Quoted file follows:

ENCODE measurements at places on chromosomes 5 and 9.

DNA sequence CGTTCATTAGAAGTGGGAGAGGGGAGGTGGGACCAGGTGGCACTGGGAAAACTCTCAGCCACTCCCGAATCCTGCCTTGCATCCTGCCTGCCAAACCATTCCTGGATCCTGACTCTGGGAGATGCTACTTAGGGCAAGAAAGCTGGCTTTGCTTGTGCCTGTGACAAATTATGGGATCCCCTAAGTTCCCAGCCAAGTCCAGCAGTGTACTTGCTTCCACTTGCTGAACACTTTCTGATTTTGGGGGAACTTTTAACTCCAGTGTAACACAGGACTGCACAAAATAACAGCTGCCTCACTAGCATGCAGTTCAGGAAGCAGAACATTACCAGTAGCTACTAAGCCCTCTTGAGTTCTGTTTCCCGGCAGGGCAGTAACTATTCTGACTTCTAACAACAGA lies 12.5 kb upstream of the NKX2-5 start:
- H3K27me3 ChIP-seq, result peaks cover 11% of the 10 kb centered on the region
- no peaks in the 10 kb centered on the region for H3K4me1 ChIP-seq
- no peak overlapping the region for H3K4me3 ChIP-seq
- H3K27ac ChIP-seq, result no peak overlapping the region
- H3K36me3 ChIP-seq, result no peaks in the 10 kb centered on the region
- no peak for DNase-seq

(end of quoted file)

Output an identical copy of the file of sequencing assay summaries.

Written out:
ENCODE measurements at places on chromosomes 5 and 9.

DNA sequence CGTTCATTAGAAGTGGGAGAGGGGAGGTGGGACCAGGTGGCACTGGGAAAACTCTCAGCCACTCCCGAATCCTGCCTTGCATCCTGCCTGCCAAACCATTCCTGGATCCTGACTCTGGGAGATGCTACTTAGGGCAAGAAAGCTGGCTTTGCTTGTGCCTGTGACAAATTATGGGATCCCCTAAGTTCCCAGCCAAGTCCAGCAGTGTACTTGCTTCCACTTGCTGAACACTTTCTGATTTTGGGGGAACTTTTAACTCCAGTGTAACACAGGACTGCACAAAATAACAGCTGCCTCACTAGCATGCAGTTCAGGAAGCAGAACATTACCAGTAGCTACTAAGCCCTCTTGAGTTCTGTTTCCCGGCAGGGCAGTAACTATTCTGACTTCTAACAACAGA lies 12.5 kb upstream of the NKX2-5 start:
- H3K27me3 ChIP-seq, result peaks cover 11% of the 10 kb centered on the region
- no peaks in the 10 kb centered on the region for H3K4me1 ChIP-seq
- no peak overlapping the region for H3K4me3 ChIP-seq
- H3K27ac ChIP-seq, result no peak overlapping the region
- H3K36me3 ChIP-seq, result no peaks in the 10 kb centered on the region
- no peak for DNase-seq